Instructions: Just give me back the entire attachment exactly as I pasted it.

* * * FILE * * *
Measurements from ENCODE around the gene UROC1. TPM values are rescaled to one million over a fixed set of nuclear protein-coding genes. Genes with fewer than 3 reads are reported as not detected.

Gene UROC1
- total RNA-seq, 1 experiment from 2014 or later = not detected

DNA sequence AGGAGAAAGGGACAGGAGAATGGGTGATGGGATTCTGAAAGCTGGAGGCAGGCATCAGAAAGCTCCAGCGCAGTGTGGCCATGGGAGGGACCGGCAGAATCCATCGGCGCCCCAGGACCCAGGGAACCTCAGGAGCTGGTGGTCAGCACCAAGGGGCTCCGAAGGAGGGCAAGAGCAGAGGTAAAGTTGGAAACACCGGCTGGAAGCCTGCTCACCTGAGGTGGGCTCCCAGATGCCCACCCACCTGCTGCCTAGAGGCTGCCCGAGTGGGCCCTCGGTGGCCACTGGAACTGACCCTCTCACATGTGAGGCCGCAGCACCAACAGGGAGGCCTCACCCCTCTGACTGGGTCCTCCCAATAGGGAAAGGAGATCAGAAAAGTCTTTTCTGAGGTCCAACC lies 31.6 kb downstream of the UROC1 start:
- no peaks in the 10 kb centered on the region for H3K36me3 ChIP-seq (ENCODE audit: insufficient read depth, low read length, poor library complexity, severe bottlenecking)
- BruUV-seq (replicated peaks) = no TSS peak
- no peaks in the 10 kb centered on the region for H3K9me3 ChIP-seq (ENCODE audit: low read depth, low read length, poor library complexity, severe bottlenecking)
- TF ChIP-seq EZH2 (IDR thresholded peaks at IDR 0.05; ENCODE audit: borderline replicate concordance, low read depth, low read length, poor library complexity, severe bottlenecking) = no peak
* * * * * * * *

Measurements from ENCODE around the gene UROC1. TPM values are rescaled to one million over a fixed set of nuclear protein-coding genes. Genes with fewer than 3 reads are reported as not detected.

Gene UROC1
- total RNA-seq, 1 experiment from 2014 or later = not detected

DNA sequence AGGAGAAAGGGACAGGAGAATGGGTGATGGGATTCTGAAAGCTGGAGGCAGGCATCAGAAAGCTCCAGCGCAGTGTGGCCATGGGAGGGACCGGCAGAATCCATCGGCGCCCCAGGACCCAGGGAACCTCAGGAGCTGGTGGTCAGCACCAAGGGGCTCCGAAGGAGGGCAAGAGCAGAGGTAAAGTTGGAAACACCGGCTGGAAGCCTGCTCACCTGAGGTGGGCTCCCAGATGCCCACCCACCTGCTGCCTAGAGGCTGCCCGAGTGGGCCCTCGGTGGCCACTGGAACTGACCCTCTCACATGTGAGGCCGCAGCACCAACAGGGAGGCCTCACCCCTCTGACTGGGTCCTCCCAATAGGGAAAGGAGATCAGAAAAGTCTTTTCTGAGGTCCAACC lies 31.6 kb downstream of the UROC1 start:
- no peaks in the 10 kb centered on the region for H3K36me3 ChIP-seq (ENCODE audit: insufficient read depth, low read length, poor library complexity, severe bottlenecking)
- BruUV-seq (replicated peaks) = no TSS peak
- no peaks in the 10 kb centered on the region for H3K9me3 ChIP-seq (ENCODE audit: low read depth, low read length, poor library complexity, severe bottlenecking)
- TF ChIP-seq EZH2 (IDR thresholded peaks at IDR 0.05; ENCODE audit: borderline replicate concordance, low read depth, low read length, poor library complexity, severe bottlenecking) = no peak